Six Essential Tips When Divorcing a Narcissist

By Camille Boyer, Calgary Family Lawyer

Divorcing a narcissist can be very difficult as the process can become highly conflictual even if you are attempting to settle outside of court. Many cases involving a narcissistic personality end up in expensive family law litigation. However, there are some strategies that you can employ to reduce the conflict and ultimately the resources you spend to get your divorce finalized.

Narcissistic Personality Disorder (NPD) is defined by the DSM-5 as a personality disorder with the following characteristics:

  • a long-standing pattern of grandiose self-importance and an exaggerated sense of talent and achievements;
  • fantasies of unlimited sex, power, brilliance, or beauty;
  • an exhibitionistic need for attention and admiration;
  • either cool indifference or feelings of rage, humiliation, or emptiness as a response to criticism, indifference, or defeat; and
  • various interpersonal disturbances, such as feeling entitled to special favors, taking advantage of others, and inability to empathize with the feelings of others.

While a formal NPD diagnosis may not always be present, family lawyers and the Courts frequently come across persons with narcissistic traits or behaviours, which are often exacerbated during divorce. Even if a former spouse does not meet the criteria for NPD, their conduct during separation may be highly narcissistic. These separations are incredibly challenging as they often result in increased litigation and high conflict. When children are involved, the divorce can be even more difficult or even traumatic.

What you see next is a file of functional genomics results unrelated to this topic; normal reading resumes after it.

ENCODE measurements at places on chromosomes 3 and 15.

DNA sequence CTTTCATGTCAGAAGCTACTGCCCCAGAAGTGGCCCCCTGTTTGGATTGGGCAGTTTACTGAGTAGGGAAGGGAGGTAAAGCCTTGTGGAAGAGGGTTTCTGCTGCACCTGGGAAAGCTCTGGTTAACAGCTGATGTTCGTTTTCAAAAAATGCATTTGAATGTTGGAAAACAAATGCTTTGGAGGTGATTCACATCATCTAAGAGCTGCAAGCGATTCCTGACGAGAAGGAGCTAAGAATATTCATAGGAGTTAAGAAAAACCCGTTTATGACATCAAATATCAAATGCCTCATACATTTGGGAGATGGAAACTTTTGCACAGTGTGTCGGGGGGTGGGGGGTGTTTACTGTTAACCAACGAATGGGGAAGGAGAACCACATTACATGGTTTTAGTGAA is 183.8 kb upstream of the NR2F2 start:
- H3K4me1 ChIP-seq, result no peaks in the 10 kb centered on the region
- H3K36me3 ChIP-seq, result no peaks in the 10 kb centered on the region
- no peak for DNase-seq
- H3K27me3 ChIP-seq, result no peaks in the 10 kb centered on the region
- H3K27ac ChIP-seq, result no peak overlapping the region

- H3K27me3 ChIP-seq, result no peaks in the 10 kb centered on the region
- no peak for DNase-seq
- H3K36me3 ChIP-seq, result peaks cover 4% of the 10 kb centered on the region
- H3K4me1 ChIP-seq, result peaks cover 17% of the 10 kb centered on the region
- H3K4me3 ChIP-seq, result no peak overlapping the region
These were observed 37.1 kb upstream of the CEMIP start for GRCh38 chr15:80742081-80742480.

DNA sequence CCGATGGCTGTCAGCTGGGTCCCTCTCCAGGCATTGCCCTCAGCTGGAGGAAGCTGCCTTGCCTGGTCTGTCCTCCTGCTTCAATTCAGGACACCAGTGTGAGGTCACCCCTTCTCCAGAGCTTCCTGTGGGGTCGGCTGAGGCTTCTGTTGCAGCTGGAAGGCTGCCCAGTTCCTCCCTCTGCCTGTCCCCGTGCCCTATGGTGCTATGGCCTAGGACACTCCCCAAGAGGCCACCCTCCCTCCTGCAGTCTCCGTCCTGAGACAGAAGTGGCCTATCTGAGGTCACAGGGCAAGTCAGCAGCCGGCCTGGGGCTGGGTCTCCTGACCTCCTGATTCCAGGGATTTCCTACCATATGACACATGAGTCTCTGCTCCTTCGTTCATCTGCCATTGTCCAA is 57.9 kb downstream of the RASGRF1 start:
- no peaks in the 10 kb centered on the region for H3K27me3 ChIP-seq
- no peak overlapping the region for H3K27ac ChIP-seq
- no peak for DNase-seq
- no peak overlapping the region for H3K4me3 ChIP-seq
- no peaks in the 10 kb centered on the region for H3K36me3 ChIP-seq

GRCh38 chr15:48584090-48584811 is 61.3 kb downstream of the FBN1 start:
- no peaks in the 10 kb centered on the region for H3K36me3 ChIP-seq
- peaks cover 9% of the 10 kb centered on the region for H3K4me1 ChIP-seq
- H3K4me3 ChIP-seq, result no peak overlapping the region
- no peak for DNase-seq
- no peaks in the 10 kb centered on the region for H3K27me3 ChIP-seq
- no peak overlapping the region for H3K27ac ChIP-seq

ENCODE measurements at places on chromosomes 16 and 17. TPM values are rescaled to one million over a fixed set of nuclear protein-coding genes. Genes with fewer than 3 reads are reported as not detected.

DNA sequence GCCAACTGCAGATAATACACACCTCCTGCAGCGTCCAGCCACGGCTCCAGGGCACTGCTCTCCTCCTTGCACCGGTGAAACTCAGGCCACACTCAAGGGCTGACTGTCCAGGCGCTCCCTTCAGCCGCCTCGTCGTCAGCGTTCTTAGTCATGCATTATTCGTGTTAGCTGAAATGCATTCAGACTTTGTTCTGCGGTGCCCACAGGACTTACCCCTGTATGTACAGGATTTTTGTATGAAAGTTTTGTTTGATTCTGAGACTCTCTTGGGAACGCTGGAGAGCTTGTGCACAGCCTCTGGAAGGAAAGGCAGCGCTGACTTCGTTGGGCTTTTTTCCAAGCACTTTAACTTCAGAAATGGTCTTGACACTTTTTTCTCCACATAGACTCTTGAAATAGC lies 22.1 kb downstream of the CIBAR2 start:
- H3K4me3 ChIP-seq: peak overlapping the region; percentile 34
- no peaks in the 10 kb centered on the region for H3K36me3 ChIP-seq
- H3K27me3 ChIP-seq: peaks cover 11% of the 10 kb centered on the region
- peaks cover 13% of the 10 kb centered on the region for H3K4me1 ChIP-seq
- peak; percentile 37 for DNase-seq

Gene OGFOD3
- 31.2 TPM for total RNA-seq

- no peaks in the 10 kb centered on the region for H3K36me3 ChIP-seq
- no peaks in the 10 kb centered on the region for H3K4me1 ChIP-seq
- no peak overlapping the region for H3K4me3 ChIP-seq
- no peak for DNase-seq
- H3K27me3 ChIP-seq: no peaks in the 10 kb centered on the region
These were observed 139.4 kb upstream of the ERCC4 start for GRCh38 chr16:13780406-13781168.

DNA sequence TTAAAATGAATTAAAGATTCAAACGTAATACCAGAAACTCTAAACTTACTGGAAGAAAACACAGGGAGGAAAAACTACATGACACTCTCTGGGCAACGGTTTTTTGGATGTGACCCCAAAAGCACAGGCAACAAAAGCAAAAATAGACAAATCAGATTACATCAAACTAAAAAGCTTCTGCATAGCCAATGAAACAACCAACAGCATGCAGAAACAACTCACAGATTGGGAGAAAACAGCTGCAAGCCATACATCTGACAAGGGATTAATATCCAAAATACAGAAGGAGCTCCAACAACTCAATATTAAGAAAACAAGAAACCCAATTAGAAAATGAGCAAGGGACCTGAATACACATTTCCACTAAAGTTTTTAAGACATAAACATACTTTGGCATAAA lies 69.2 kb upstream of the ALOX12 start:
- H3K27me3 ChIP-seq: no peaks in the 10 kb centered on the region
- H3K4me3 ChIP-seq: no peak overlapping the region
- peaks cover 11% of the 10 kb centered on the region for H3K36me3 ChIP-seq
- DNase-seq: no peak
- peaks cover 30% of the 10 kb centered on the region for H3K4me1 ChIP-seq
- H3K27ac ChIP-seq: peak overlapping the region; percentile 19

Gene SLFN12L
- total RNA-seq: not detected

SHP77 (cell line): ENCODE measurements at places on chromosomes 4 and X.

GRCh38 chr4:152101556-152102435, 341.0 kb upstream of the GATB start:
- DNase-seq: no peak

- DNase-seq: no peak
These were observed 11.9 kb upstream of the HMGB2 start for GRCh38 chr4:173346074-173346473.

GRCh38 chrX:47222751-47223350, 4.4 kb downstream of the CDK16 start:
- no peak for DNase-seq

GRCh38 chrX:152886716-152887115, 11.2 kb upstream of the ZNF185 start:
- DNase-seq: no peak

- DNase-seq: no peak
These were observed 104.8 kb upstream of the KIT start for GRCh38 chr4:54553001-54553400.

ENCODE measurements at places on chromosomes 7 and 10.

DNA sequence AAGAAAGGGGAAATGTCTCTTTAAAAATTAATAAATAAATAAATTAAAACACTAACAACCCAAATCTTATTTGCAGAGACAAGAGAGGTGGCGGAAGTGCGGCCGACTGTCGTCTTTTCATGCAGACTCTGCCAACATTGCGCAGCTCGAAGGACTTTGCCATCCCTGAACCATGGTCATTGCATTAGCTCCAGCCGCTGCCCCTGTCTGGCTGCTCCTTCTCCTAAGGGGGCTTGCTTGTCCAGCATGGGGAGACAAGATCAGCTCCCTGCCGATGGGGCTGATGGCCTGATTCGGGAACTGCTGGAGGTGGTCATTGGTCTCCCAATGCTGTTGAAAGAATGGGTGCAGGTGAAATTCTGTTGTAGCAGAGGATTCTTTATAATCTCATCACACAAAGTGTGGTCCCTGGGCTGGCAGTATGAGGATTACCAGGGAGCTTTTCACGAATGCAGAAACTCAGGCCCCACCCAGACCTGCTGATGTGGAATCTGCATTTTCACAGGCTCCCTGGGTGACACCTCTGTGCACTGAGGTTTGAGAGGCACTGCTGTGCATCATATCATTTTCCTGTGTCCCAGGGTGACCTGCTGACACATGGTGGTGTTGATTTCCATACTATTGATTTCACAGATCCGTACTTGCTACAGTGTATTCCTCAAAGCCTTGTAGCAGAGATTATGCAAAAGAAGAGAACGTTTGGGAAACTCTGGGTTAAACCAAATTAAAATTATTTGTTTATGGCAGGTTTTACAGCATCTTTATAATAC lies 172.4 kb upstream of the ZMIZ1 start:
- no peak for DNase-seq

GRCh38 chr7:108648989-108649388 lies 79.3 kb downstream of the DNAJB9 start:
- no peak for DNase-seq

Practicing family law means dealing with persons with NPD or persons who exhibit narcissistic traits on a very regular basis. The following are six practical tips when divorcing a narcissist:

Document everything

Narcissists seem to have no issue with bending the truth to suit their own narrative. When divorcing a narcissist, one could be faced with misrepresentation, lies, or outrageous accusations. Narcissists are also often superficially charming and effective liars, which makes the allegations and accusations more convincing. The strongest protection against a narcissist’s narrative will be documentation and proof. For example, the narcissist may claim to have always been responsible to care for a child, or that the other parent never pitched in with childcare. The statement alone, particularly when paired with the narcissist’s flair for theatrics, can be very convincing. However, documentation such as daycare pick-up/drop-off logs, text messages, or calendars, can reveal the truth and cause the narcissist’s story to unravel. Poking holes in their story and challenging their credibility is an essential component of defending against them.

Set boundaries

The narcissist’s inability to empathize means that they will pursue their own agenda relentlessly and without any concern for others’ needs or feelings. Setting boundaries with a narcissist means communicating firmly and clearly what is expected and appropriate. For example, a narcissist may repeatedly text or call their ex, demanding responses to trivial or irrelevant requests. Trying to keep the peace, this ex may acquiesce to these requests which only leads the narcissist to further intrude on their lives and privacy. Setting a boundary may mean limiting responses only to important information or waiting 24 hours before responding to multiple messages. As another example, a narcissist may withhold a child arbitrarily or show up late for pick-ups. Setting a boundary when parenting with a narcissist often requires a detailed parenting Order, which includes specifics on parenting schedules and communication.